We find one approach to meaningful prayer described in the Mishnah:
"The early Hasidim would set aside an hour and then pray, so that they would turn their hearts to God."
This path is of an extremely individual nature.
Here, a person comes to terms with the truth of himself.
He attempts to reach, within himself, the ideal of perfection.
Since it is very difficult–indeed, almost impossible–to explain and describe such a thing to another, this path is shrouded in mystery.
It is a path upon which few proceed.
This preparation is not accomplished by studying or meditating upon some topic, but by aligning one's mind and heart, of clarifying one's personal experience, of extracting truth as it pertains to oneself.
R. Leibele Eiger asked the Kotzker Rebbe what to tell his noted grandfather, R. Akiva Eiger, when the latter would question the Hasidic custom of delaying one's prayers.
The Rebbe replied that this is a halachah to be found in Maimonides' writings.
If a worker is hired to chop down trees and he spends most of the day sharpening his axe, he gets paid in full.
It is possible to chop down trees with a dull ax–or, for that matter, with a piece of flint–but the work will require tremendous effort, will take a great deal of time, and the outcome will be unsatisfactory.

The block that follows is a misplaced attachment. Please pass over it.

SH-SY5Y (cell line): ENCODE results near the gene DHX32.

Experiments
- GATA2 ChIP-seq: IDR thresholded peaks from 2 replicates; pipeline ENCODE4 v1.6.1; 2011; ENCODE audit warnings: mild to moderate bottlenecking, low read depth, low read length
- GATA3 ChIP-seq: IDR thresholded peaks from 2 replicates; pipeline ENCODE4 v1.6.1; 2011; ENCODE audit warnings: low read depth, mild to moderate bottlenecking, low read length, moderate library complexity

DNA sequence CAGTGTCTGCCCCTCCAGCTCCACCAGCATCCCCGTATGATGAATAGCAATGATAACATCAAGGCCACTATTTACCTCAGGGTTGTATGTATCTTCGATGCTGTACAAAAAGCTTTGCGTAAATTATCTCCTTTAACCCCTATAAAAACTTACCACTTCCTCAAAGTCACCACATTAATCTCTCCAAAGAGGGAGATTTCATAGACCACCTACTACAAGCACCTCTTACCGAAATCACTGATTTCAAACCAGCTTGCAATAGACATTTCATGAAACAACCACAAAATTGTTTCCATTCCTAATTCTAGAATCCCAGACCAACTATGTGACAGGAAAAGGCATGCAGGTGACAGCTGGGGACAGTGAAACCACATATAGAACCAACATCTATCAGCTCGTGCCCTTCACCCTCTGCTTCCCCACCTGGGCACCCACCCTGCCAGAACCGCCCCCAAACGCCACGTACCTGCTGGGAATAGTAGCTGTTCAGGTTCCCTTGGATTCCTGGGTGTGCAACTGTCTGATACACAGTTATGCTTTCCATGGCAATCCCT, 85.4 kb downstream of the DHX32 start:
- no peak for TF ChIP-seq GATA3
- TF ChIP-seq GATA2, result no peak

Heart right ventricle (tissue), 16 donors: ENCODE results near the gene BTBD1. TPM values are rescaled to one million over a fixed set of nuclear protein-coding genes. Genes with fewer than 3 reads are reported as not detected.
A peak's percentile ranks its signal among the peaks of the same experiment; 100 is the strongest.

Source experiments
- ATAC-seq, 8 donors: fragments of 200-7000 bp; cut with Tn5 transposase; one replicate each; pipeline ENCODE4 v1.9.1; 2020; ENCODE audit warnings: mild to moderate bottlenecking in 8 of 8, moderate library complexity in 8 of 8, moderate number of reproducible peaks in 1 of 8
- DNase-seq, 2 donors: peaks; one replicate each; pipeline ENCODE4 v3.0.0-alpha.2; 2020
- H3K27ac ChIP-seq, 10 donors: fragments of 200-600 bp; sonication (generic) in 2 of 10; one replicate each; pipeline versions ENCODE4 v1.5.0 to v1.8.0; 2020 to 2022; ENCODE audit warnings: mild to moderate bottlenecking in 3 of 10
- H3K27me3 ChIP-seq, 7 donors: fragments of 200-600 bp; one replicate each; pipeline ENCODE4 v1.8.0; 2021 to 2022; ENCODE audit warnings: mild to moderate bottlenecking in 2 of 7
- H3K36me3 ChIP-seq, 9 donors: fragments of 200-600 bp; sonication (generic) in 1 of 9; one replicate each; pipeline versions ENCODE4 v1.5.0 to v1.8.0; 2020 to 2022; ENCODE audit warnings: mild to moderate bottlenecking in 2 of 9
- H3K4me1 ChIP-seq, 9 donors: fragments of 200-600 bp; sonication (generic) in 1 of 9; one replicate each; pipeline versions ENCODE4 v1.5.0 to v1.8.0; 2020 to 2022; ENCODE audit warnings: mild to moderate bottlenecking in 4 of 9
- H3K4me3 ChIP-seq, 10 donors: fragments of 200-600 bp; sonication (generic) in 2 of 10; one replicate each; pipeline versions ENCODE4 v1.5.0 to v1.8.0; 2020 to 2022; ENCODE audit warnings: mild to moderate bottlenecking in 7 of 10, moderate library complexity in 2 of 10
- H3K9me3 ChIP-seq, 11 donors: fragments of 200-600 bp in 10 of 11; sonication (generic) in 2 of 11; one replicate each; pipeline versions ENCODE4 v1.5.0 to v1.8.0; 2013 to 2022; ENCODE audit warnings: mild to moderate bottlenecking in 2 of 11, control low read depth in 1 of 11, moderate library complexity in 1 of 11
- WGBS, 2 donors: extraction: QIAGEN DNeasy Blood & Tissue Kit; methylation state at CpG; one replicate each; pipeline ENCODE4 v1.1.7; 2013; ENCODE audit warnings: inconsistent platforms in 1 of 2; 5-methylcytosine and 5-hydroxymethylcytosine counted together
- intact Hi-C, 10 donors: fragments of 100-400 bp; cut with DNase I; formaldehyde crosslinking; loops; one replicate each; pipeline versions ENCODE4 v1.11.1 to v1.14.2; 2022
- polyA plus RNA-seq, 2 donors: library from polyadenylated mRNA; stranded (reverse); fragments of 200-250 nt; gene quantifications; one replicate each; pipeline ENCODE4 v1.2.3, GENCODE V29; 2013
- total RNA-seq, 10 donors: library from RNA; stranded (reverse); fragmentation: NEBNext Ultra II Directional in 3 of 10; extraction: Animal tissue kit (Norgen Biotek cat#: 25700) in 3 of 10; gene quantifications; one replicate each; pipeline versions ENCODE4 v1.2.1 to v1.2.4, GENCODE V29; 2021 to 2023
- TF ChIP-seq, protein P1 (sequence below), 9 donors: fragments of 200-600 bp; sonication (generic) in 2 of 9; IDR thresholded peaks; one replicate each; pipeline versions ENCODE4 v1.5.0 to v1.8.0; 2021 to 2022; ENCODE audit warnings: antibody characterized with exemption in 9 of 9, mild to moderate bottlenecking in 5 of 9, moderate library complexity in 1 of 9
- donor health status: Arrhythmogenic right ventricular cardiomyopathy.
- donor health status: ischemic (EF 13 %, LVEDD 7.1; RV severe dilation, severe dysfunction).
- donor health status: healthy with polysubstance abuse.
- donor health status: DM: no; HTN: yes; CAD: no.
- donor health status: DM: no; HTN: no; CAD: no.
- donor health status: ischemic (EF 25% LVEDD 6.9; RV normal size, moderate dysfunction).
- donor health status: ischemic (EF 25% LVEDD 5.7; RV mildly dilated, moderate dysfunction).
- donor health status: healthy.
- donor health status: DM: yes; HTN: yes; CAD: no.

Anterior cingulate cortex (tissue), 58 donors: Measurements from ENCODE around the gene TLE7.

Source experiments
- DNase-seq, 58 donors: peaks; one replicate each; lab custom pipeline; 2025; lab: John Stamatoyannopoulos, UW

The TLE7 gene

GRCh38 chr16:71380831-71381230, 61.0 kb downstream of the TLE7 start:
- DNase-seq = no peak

But when the tool is sharpened, the work can be completed quickly.
This way of preparation for prayer is the same: a person directs himself, sharpens his sense of the presence of God so that it becomes real, and only then does he pray.
We may say that all of the work–besides the prayer service itself–is incorporated into the preparation.
All of the work of directing and focusing oneself have already reached full expression before the prayer service has begun, and so during the prayer service there is no need to pray at length.
From the pinnacle of truth a person has already attained, his prayer streams spontaneously.
–Rabbi Adin Steinsaltz
From "Prayer," in The Thirteen Petalled Rose (new edition) by Rabbi Adin Steinsaltz